Our closets owe a lot to the Council of Fashion Designers of America, or the CFDA for short. The organization (helmed by Anna Wintour) recognizes top talent in our homeland, turns out au courant collaborations and fosters new generations of budding designers every year. Vis-à-vis the latter, the CFDA just announced the finalists for its 2015 Vogue Fashion Fund at a cocktail party hosted by Carolina Herrera at New York’s Jane Hotel. Of the 10 labels nominated, one winner will be granted a prize of $400,000 as well as a mentorship to help continue growing their business—two additional runner-ups will be given $150,000. In other words, these on-the-verge labels might just be the next big thing in the fashion industry. Here, a crash course in the crop of couturiers and accessory designers in the running.
Go figure that former fashion sales directors Scott Studenberg (Lanvin) and John Targon (Celine) would join forces to bring us something equally covetable: Baja East. Founded in 2013, the boy-meets-girl label is relevant to city and coastline wardrobes alike. We dig it.
Say hello to the denim brand that's putting Kansas City on the map (for real). Established in 2009, Baldwin by Matt Baldwin is based in the Midwest and manufactured entirely in America. After the successful addition of a fully fledged women's collection in 2013—one that speaks to the label's dapper look and functional mentality—we look forward to following their future moves.
Brother Vellies proves just how cool sustainability can be with its collection of high-fashion flats. Designed in Brooklyn by Aurora James, every shoe is skillfully built by local artisans in South Africa and Kenya for a result that is authentic and stylish. Note the vibrant patterns, pops of neon and statement silhouettes. How could you not be excited to get your feet in a pair?
From Raul Arevalo and Brad Schmidt, Cadet is military-inspired menswear at its finest. Founded in 2011, the Brooklyn-based brand boasts unfussy lines, timeless silhouettes and innovative fabrics to yield modern utilitarian looks—run don't walk to tell your boyfriend.
Designed by Chris Gelinas—who cut his teeth at Marc Jacobs, Proenza Schouler and Theyskens' Theory (nbd)—CG captures our hearts with clothes that are office-ready and feminine, yet still relaxed. Bonus points: The luxury label sources local talent to produce much of the collection in New York.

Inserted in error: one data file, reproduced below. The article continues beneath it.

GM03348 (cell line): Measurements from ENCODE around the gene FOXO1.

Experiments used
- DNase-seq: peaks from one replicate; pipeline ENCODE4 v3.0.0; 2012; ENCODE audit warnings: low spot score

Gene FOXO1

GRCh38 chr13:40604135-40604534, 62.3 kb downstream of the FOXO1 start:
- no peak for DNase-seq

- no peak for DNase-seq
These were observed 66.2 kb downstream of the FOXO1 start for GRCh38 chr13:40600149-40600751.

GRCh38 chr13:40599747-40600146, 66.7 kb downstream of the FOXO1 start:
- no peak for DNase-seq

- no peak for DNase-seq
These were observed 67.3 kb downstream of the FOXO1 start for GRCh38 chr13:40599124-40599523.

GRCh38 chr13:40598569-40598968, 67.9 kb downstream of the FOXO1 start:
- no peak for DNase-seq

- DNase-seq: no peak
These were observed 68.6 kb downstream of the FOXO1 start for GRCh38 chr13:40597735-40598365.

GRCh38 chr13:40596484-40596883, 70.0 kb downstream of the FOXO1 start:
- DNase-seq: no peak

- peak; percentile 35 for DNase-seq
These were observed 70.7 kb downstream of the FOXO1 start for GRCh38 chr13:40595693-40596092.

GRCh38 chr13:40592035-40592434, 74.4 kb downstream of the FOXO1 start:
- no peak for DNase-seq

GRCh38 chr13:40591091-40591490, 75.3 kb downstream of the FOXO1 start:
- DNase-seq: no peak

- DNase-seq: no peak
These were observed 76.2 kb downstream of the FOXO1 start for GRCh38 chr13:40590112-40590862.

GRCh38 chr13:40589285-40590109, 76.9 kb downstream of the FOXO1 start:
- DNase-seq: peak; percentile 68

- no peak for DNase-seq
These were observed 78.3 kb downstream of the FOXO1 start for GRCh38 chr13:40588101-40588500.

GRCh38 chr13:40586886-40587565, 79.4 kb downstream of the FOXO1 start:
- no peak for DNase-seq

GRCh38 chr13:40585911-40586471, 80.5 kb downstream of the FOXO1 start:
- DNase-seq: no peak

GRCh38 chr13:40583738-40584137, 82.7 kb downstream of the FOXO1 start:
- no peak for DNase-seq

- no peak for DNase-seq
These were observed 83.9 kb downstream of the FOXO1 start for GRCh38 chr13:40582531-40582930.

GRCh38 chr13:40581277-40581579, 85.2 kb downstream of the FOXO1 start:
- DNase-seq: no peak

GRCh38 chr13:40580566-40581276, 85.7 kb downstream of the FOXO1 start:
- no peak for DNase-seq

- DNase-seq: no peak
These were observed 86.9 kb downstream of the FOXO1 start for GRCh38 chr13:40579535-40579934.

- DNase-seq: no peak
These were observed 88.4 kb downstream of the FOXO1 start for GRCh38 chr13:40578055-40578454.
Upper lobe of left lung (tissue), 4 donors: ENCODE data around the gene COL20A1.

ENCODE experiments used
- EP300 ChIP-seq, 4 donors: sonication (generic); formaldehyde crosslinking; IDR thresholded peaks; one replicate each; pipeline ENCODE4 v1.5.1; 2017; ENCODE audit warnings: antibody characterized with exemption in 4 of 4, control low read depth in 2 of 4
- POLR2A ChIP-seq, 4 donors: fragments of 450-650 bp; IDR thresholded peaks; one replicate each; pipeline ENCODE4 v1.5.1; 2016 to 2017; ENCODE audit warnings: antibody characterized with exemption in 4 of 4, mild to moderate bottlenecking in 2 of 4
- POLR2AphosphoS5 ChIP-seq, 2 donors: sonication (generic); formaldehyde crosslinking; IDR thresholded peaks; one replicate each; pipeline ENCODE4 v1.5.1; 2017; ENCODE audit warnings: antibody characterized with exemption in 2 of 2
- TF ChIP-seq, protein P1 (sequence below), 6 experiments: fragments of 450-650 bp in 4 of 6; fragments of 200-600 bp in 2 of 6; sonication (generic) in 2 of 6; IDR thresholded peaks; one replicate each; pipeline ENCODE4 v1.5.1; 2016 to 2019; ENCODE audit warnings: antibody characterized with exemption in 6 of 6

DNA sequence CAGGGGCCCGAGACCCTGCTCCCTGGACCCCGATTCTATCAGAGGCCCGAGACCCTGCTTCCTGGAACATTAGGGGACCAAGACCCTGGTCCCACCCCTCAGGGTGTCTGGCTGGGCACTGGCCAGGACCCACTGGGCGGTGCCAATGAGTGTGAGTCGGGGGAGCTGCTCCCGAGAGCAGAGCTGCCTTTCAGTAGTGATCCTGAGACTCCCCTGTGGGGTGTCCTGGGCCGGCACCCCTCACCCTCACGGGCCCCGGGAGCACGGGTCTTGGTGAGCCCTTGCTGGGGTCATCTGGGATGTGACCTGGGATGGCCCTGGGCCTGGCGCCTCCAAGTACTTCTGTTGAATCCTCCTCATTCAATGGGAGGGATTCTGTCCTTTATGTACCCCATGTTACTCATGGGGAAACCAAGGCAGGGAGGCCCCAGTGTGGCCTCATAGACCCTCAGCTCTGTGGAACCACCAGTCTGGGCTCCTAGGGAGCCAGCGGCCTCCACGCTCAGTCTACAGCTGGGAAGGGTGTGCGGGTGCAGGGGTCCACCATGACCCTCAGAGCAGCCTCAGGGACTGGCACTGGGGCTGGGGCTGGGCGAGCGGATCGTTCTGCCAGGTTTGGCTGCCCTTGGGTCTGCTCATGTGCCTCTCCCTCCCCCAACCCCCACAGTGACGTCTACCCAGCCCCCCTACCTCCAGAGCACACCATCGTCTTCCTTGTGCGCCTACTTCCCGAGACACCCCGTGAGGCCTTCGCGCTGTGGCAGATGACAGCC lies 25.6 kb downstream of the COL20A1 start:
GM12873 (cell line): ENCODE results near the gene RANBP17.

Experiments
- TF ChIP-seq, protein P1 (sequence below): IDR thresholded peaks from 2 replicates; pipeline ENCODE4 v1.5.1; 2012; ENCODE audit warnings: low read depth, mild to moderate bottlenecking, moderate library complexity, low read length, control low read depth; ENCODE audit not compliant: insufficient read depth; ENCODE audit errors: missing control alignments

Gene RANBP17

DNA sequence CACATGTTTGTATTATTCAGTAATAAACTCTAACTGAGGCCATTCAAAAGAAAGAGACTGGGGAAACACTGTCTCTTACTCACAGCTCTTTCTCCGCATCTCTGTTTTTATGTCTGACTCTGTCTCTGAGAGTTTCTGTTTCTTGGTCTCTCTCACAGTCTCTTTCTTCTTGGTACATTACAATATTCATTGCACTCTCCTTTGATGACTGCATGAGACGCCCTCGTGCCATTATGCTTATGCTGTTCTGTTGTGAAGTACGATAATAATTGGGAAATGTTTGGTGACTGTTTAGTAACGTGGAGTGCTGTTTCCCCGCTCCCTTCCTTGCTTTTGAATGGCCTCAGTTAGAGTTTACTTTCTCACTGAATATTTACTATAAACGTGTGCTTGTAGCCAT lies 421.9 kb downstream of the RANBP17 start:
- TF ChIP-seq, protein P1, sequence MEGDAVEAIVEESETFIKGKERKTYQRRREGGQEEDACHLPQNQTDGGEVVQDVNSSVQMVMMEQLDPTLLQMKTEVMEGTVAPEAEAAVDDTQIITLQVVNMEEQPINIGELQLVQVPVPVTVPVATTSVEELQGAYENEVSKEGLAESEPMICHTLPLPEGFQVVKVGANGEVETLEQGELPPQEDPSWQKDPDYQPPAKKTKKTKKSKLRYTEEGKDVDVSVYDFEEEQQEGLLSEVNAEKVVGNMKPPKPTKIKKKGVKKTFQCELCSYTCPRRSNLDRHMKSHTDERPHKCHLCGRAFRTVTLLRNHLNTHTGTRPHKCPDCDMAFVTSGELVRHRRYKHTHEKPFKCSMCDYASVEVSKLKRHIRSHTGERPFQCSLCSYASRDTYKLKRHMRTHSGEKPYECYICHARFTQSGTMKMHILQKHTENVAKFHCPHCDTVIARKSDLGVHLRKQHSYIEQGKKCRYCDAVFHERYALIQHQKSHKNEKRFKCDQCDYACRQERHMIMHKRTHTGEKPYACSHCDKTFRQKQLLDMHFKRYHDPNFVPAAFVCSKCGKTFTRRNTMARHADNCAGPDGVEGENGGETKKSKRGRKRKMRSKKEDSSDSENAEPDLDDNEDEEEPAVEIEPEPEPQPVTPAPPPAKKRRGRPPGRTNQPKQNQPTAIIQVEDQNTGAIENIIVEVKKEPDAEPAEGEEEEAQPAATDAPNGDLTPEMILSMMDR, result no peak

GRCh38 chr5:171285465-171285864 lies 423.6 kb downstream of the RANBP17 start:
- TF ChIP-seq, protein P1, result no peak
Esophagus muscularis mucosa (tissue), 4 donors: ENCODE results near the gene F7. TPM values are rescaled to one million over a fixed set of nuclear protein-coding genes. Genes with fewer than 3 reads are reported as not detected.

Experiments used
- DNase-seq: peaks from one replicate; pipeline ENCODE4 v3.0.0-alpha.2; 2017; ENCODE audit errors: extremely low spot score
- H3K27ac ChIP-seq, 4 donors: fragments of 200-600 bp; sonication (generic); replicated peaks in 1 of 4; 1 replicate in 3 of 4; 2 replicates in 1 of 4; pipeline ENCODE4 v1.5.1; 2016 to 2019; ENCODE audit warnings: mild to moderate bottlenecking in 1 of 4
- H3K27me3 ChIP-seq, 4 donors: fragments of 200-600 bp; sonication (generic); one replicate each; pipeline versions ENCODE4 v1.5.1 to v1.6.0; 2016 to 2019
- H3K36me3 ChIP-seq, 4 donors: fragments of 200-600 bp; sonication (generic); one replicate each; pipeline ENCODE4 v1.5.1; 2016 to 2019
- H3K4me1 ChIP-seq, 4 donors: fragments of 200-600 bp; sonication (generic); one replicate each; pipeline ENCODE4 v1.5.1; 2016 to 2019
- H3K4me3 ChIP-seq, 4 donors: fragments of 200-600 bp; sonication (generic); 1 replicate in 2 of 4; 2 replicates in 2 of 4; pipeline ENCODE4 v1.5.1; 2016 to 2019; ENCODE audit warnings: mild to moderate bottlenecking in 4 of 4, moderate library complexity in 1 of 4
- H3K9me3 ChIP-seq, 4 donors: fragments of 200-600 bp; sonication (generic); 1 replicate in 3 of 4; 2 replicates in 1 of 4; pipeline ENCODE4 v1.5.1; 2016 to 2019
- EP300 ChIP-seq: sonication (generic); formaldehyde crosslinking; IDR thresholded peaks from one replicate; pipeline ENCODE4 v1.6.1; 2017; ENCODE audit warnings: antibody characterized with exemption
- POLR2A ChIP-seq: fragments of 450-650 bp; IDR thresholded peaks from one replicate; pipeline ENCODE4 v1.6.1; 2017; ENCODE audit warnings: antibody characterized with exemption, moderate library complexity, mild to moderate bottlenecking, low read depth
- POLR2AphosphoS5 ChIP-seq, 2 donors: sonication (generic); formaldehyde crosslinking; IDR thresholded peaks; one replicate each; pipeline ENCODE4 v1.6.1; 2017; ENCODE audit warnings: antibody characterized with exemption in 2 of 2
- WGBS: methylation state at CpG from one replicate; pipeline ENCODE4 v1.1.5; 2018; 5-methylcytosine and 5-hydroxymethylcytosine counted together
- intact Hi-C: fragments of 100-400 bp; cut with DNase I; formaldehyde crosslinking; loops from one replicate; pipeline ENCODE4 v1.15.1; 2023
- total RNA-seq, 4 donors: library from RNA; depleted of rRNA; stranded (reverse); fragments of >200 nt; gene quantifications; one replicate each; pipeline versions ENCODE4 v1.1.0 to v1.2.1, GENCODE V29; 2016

Self-described as "structural experiments for the human body," Chromat may be the coolest line of swimwear and lingerie we've laid our eyes on yet. Started in 2010 by Becca McCharen, the label reflects the designer's background in architecture, featuring cage-like accents at every turn.
Classic menswear with a contemporary spin best describes David Hart. Debuted in 2013, the NYC collection carries out its eponymous designer's vision with a bold, tasteful use of color and detail that imbues the modern male with confidence and panache. What's more is that Mr. Hart is devoted to supporting the disappearing Garment District and other small textile mills by producing all of his looks in the US, UK, Ireland and Italy.
Gypsy Sport started as a headwear label in 2010 under the helm of Rio Uribe and has since evolved into a complete, much-sought-after sportswear line. Implementing all he learned in his 6-year tenure working under Nicholas Ghesquière at Balenciaga, Uribe has found success with a truly distinctive line defined by soulfulness, gender neutrality and avant-garde accents.
No stranger to these pages, Jonathan Simkhai masters effortless femininity and sex appeal with every collection he produces. Resourcing luxe fabrics including cashmere, wool and silk, each piece the NY designer turns out promises to be a wardrobe staple. Hashtag obsessed.